I wish. FP is not on this bus. As much as he agrees with me that weddings are ridiculous, ostentatious, over-priced rituals, he wants to have an earnest one. I like to think that someone is looking out for me by pairing me up with this loving stick-in-the-mud because often his more conservative sensibilities are what stops me from alienating everyone at our wedding.
Me: How about I carry a bouquet of money down the aisle?
Me: What about having the song, "Always," on repeat throughout the cocktail hour?
Me: So I guess you were only kidding when you said we should word our invitations with quotation marks [i.e. We request the "pleasure" of your company at our wedding.]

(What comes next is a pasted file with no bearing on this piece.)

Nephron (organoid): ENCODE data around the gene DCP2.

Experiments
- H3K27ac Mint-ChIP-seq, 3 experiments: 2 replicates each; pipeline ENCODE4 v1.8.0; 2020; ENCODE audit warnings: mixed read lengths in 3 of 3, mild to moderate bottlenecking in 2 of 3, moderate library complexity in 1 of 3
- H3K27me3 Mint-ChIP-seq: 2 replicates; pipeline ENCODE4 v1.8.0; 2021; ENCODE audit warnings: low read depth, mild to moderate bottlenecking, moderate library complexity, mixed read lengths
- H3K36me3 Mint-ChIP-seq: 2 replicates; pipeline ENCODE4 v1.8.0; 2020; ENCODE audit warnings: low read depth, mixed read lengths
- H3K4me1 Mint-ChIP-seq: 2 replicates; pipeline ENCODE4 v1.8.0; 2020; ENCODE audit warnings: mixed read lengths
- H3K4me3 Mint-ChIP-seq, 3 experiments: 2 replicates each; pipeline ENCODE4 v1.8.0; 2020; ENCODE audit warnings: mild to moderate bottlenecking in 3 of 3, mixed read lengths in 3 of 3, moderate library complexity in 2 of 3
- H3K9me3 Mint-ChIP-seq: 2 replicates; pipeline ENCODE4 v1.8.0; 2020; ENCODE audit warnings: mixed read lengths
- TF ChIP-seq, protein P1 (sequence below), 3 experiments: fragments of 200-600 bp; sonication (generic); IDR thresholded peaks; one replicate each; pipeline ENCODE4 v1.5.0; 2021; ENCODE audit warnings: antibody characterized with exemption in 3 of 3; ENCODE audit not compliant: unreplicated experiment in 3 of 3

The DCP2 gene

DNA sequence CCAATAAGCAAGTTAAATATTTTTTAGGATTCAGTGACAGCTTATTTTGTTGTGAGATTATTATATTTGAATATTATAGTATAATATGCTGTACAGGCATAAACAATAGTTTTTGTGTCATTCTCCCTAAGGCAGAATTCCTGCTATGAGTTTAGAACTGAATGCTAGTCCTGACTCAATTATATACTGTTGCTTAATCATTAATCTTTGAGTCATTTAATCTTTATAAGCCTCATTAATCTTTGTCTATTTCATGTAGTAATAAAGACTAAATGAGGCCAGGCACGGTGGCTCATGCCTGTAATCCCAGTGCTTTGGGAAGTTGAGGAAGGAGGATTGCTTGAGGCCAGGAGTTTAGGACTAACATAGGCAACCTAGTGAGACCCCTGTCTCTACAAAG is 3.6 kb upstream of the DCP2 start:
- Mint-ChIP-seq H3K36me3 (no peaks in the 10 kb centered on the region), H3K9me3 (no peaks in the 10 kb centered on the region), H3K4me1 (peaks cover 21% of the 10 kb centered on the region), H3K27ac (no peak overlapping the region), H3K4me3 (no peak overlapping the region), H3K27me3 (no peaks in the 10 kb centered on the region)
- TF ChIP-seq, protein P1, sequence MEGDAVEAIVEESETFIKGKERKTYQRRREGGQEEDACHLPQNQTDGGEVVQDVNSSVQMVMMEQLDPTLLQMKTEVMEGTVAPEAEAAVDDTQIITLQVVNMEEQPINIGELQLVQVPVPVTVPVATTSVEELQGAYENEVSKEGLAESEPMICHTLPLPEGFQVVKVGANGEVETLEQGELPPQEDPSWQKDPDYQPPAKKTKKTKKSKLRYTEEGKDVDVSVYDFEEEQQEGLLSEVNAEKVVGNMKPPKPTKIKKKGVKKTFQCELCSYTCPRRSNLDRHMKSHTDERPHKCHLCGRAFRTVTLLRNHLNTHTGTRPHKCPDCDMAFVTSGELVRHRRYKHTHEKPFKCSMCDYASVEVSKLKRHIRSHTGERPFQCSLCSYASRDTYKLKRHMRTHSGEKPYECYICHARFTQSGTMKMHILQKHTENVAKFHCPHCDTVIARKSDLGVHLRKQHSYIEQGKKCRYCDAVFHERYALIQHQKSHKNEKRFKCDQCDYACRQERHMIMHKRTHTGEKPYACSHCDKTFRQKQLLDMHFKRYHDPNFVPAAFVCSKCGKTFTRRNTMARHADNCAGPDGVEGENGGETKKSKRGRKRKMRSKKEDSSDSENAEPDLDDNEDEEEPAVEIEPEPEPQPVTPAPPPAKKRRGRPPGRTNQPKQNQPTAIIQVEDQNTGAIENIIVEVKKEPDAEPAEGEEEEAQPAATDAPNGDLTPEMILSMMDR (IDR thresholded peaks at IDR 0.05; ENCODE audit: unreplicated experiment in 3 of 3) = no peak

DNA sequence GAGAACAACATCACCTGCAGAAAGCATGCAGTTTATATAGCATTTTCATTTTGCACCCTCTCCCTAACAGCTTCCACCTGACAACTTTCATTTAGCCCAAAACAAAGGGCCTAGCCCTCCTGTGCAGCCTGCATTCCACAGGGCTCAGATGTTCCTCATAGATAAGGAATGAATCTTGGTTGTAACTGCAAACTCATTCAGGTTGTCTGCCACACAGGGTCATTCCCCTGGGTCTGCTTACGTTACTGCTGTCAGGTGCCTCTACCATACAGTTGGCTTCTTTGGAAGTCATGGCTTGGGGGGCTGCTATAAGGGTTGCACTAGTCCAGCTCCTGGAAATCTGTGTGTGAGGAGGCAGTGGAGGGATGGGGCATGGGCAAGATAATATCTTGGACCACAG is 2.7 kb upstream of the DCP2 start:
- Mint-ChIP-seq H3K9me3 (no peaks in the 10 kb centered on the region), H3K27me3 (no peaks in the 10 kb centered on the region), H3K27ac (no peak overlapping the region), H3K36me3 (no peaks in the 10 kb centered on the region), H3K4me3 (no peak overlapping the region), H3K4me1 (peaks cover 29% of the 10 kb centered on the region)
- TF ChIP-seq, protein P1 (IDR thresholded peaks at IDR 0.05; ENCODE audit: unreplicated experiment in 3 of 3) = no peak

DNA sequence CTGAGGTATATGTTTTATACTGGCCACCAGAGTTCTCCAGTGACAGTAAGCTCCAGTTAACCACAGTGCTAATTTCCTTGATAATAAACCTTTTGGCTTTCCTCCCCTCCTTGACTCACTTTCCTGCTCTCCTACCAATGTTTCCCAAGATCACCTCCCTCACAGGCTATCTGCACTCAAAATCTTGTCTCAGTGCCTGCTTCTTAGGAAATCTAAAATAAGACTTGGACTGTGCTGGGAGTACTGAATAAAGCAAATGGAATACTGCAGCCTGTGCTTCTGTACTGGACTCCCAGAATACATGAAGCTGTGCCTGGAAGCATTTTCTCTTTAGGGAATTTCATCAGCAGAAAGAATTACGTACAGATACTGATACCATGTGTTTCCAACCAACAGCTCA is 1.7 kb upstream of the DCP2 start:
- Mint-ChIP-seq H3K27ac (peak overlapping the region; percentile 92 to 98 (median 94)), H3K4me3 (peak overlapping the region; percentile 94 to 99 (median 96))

FP: You know this is a real wedding, right?
A friend of ours actually gave us the advice to plan the alternative wedding at the same time as the real one. So the real wedding you serve filet mignon, and at the alternative, you serve ice cream sundaes. This makes the process fun, but the problem for me is understanding the line between planning a fun, real wedding and a fun, fake wedding. And that is where FP comes in nicely to say: We are not planning our wedding to encourage chuckles and snickers.
Alas, he is right. We're having a wedding because we love our families and friends and we want them to share in our new life together. It means a lot to us and to them, so Earnest Wedding it is.